Please don’t forget to join us this Saturday for the 27th Legislative District town hall in Tacoma! It will take place from 10 am to noon at the Eastside Community Center, 1721 E 56th St., Tacoma.
In other news, the 2020 legislative session has been a whirlwind of activity, and last night we wrapped up another phase. Yesterday marked the cutoff deadline for bills to pass out of the chamber where they were introduced. Only these bills will move forward as the session advances.
Below you’ll find information on criminal justice reform bills I’m proud to have helped move forward, and that I’ll continue to support through the session.
Senate Bill 5488 is a bill I sponsored that would allow judges to use discretion when making sentencing decisions for a juvenile who has been tried in adult courts for a felony committed while under the age of 18. Judges would be allowed to depart from mandatory sentencing guidelines to take into account factors indicating maturity such as age, lack of sophistication, susceptibility to peer pressure, and youthfulness at the time of the offense.
This bill codifies recent decisions from the Washington Supreme Court that recognized judges’ authority to use their discretion for sentencing juveniles, and acknowledged neuroscientific research showing that the brain does not fully develop until age 25.
Senate Bill 5291 is another bill I sponsored, and it would give more parents who are found guilty of crimes the opportunity to maintain bonds with their children by serving time through a parenting sentencing alternative. The bill would expand eligibility for existing programs that allow people to receive intensive community supervision and services while on electronic home monitoring in lieu of incarceration.
Not only do family sentencing alternatives help to maintain family bonds and improve the lives of children, they also provide participants with better outcomes and reduce recidivism because they receive more intensive case management and other services, such as parenting classes and counseling.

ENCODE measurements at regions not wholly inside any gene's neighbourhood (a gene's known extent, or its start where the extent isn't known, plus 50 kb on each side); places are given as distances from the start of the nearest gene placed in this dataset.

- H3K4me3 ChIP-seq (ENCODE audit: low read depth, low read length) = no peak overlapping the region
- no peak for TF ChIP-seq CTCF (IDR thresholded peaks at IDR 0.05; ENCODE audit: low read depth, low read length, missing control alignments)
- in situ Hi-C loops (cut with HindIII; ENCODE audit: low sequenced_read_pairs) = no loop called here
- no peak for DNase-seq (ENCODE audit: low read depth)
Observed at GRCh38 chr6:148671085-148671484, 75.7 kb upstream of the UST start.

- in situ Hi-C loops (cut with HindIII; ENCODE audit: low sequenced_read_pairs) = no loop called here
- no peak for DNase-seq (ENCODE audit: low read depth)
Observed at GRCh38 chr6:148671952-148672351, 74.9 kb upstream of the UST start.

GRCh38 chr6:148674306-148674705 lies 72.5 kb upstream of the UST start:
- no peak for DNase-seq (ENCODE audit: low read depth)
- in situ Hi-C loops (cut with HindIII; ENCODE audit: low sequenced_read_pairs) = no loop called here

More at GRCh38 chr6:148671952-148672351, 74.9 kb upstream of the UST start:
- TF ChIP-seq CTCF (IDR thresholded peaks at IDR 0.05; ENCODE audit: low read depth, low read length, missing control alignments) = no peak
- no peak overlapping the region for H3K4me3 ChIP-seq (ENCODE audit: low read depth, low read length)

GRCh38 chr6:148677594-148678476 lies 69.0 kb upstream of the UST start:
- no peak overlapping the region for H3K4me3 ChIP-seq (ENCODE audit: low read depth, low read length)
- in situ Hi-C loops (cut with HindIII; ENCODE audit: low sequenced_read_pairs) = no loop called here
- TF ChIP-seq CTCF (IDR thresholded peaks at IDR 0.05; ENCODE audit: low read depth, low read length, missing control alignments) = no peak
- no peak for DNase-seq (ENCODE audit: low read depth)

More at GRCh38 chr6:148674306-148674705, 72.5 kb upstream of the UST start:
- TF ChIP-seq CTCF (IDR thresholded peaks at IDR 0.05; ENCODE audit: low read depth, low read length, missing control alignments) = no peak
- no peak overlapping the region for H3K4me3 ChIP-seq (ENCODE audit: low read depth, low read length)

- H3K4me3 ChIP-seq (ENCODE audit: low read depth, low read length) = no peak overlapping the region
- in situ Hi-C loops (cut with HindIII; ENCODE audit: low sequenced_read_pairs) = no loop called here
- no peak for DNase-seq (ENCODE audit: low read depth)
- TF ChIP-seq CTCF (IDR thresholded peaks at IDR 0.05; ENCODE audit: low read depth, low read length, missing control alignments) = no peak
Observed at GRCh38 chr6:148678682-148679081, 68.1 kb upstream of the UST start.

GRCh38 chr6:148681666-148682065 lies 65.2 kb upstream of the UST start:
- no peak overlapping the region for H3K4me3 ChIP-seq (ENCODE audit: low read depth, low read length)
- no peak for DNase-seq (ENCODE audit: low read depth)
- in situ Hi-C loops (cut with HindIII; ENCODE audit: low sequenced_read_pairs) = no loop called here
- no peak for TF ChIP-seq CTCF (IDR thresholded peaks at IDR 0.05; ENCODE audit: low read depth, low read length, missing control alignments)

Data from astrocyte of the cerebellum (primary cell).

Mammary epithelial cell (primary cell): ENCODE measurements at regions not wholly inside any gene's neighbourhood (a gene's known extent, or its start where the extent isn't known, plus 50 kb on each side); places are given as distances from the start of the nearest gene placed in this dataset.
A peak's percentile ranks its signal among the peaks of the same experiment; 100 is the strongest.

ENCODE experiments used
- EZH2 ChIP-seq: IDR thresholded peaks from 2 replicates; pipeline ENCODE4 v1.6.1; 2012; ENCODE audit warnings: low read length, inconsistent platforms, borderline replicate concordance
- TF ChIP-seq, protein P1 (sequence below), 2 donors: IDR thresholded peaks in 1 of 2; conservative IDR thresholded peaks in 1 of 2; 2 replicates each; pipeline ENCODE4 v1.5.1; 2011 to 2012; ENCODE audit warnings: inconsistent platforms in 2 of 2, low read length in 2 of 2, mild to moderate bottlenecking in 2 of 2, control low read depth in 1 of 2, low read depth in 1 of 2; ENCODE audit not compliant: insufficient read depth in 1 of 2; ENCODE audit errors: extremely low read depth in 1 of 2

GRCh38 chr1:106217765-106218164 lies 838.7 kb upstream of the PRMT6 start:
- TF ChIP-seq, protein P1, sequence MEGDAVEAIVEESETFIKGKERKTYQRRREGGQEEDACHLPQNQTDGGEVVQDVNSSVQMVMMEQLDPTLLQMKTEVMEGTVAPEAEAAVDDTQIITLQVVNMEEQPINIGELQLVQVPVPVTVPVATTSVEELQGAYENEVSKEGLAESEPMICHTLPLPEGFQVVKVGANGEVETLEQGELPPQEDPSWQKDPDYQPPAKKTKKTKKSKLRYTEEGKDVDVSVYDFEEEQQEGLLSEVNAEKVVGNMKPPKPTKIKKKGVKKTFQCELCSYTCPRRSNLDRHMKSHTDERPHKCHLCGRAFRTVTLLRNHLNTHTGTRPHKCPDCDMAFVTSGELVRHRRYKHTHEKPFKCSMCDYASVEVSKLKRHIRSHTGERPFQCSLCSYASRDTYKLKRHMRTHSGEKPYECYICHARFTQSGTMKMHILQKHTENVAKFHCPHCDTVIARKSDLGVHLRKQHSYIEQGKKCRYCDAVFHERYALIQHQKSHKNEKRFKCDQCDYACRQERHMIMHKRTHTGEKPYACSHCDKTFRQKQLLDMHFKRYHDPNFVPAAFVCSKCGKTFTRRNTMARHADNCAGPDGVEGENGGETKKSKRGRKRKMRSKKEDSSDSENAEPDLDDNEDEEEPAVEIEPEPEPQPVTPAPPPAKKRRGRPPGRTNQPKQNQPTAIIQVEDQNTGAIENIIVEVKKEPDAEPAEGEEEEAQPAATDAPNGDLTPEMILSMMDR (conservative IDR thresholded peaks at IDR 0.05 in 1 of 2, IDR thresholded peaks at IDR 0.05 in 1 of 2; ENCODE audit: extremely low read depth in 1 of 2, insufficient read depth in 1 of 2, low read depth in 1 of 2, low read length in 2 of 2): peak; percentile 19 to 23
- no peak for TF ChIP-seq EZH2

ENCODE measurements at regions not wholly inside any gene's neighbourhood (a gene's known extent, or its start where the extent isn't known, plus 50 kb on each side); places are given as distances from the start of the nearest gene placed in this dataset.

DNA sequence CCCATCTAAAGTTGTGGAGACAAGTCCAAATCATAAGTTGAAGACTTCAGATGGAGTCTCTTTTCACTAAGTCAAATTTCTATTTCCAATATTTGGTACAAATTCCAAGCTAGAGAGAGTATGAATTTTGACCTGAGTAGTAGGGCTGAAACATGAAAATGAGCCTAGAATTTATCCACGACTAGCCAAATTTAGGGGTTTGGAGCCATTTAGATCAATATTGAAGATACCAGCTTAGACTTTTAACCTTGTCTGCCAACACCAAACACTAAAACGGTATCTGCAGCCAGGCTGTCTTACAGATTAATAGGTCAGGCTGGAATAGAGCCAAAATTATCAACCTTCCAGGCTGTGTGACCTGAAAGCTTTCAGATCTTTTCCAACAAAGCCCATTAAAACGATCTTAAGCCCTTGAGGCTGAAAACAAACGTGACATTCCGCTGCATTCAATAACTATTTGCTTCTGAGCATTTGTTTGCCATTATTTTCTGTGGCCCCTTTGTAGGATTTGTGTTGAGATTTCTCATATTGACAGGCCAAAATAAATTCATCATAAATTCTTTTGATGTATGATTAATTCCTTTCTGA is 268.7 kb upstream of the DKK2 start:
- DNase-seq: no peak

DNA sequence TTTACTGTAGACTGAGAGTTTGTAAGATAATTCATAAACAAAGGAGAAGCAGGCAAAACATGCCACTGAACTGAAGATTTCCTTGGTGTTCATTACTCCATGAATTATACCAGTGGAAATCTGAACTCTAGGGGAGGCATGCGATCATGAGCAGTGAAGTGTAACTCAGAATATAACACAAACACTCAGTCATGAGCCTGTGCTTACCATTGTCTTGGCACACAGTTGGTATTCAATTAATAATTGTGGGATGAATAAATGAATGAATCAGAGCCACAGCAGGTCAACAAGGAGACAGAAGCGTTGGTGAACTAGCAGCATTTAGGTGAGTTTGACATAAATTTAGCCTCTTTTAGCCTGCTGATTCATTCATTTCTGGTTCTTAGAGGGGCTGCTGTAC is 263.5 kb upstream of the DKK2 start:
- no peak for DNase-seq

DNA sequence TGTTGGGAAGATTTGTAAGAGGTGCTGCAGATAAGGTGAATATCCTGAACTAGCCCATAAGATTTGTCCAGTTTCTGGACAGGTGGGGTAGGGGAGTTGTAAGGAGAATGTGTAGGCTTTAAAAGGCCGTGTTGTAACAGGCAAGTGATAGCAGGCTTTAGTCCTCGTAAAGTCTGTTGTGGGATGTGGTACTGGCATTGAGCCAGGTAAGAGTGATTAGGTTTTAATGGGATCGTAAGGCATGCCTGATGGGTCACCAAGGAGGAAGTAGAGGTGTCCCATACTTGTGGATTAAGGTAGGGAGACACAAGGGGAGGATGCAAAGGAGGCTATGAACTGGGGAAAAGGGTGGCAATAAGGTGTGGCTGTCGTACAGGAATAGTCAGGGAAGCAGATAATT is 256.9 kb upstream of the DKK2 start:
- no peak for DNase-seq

House Bill 2640 is the companion to a bill I sponsored in the Senate. It would clarify that private for-profit facilities like the Tacoma Northwest Detention Center are not “essential public facilities,” and are not exempt from local land use regulations. This means under the City of Tacoma’s local land use regulations, that facility can expand only if it is approved for a permit through the City’s conditional use permit process.
The current statute (RCW 36.70A.200) lists types of state, regional, and local facilities that are considered essential public facilities and not subject to local development regulations. Federal or privately owned and operated facilities and detention centers are not listed in the statute. This legislation would settle this issue and prevent continued litigation costs to Tacoma taxpayers.
Senate Bill 6112 would prohibit the use of solitary confinement in juvenile institutions and would place restrictions on the use of other types of isolation. Research shows solitary confinement does not improve behavior and is emotionally and psychologically damaging to young people.
This legislation would align Washington’s laws with those of 10 other states that have similarly limited solitary confinement for juveniles in recognition of its harm and lack of effectiveness.
I’ve been happy to work on these bills as well as countless other meaningful bills under consideration thus far. I was also pleased to sponsor Senate Resolution 8681 in honor of the 100th anniversary of the League of Women Voters on February 14.
Stay tuned for more e-news updates as the session continues. My office will continue to welcome your thoughts and concerns throughout the session, so please let us know what issues are important to you and your community!